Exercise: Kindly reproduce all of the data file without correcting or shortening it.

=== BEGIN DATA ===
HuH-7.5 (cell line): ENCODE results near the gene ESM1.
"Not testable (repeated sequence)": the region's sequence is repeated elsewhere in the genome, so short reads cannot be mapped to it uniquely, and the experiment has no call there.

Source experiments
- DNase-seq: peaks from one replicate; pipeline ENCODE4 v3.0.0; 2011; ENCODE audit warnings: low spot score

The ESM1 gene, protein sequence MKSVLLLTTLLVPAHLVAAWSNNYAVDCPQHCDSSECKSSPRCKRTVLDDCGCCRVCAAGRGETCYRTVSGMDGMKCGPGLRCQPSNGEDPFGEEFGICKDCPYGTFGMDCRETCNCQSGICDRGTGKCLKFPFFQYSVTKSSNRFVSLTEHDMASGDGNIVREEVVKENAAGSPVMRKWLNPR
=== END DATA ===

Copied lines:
HuH-7.5 (cell line): ENCODE results near the gene ESM1.
"Not testable (repeated sequence)": the region's sequence is repeated elsewhere in the genome, so short reads cannot be mapped to it uniquely, and the experiment has no call there.

Source experiments
- DNase-seq: peaks from one replicate; pipeline ENCODE4 v3.0.0; 2011; ENCODE audit warnings: low spot score

The ESM1 gene, protein sequence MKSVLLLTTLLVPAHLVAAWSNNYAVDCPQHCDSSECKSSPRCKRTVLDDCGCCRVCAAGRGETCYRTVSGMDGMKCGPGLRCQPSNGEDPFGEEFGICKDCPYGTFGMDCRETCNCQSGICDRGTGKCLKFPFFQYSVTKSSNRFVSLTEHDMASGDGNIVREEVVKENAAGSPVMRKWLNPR